Shel Silverstein

Shelby Allan "Shel" Silverstein (September 25,1930May 10,1999) was an important American poet, songwriter, composer, cartoonist, screenwriter, and children's writer.

Born in Chicago, Silverstein claimed he never studied the poetry of others, and therefore developed his own style. His style was laid-back and conversational, occasionally employing profanity and recent slang. He wrote with an unaffected, un-self-conscious manner that kept attention focused on the subject matter, not the language.

Silverstein began as a writer and cartoonist for Playboy magazine in 1952, but he is best known for writing and illustrating his children's literature including The Missing Piece, A Light in the Attic, Where the Sidewalk Ends, Falling Up and The Giving Tree. He also wrote Uncle Shelby's ABZ Book, a satirical mock children's book, and created Different Dances, a coffee-table book of wordless, adult-themed cartoons.

Silverstein kept a low profile but cast a long shadow. He tended to shun publicity and even photographers. If Silverstein's name had appeared prominently on everything he created, he would be much better known. For example, he wrote the music and lyrics for "A Boy Named Sue", performed by Johnny Cash (for which he won a Grammy in 1970); and "The Unicorn Song", performed by The Irish Rovers. He wrote the lyrics and music for most of the Dr. Hook songs, including "Cover of the Rollin' Stone," "Freakin' at the Freakers' Ball," and "Sylvia's Mother". He wrote many of the songs done by Bobby Bare, including "Rosalie's Good Eats Cafe", "Mermaid", "The Winner", and "Tequila Sheila".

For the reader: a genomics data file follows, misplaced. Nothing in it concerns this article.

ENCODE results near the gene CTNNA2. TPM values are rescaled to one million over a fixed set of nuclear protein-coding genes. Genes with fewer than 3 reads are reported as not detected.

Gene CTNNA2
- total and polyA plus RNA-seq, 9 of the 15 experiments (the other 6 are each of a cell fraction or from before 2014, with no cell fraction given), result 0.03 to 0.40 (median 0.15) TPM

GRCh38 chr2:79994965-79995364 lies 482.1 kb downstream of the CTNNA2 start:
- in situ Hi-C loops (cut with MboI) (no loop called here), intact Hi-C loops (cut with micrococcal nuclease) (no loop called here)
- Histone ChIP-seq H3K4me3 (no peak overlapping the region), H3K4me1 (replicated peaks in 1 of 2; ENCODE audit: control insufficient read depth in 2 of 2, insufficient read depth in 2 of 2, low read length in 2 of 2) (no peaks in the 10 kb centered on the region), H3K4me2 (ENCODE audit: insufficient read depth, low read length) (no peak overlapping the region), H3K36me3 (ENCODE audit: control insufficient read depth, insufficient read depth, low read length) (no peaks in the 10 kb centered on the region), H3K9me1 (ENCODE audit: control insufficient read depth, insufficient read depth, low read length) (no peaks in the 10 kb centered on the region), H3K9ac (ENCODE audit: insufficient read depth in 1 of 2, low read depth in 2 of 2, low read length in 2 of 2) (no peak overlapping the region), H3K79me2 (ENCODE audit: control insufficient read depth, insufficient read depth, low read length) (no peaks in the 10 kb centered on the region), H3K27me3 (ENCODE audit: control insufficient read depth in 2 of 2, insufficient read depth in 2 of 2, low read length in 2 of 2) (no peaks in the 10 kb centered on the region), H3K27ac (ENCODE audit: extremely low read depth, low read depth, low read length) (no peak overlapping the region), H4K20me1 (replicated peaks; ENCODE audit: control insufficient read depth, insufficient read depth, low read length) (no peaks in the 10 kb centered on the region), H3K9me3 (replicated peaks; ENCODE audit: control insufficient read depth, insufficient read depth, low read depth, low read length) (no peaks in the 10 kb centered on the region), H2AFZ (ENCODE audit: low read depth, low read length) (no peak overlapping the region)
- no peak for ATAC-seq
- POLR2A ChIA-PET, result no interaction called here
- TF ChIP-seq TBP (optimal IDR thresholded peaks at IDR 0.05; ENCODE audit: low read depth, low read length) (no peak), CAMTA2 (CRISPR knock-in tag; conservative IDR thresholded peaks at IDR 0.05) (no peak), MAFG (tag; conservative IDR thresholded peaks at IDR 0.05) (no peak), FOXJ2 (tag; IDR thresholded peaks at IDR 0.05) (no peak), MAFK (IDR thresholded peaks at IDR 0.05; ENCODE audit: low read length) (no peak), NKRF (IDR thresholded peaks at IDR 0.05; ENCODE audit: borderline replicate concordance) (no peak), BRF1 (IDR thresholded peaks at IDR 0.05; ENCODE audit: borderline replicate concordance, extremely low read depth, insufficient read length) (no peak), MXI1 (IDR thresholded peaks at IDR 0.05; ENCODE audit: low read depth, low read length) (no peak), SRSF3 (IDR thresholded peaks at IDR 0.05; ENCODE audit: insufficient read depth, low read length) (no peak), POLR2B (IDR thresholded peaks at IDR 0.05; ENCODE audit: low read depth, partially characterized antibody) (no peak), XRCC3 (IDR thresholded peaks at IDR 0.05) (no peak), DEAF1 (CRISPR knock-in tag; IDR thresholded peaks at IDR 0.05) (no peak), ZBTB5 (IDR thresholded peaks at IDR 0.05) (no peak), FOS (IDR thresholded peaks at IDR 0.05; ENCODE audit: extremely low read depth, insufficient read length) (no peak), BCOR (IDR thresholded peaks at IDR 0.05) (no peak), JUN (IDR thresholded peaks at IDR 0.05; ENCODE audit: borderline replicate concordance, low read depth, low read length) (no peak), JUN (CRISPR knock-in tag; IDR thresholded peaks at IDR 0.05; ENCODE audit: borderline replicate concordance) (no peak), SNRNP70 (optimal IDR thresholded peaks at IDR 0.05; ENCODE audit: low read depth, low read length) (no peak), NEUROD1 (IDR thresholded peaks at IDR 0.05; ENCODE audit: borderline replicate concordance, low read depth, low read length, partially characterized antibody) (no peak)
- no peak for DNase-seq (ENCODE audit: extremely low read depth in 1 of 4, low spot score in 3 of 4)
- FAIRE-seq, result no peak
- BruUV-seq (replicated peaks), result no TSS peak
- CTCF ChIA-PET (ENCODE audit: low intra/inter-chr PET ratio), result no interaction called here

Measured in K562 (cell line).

He co-wrote the screenplay Things Change with David Mamet, and was nominated for an Oscar for his music for the film Postcards from the Edge. He also composed original music for several other films (see listing).

Silverstein believed that written works needed to be read on paper, and with the correct paper for the work. He usually would not allow his poems or stories to be published unless he could choose the type, size, shape and color of the paper himself.

He continued to write colloquial poetry on occasion throughout his life, including a rap version of Shakespeare's Hamlet that was published (on yellow-beige specialty paper) in Playboy Magazine in 1998.

Shel Silverstein was inducted into the Nashville Songwriters Hall of Fame.

Silverstein died of a heart attack at the age of 68 in Key West, Florida.

In 2005, a previously unpublished collection of poems and illustrations, entitled Runny Babbit, was published. As the title alludes to, every poem and illustration in the book consists of spoonerisms.

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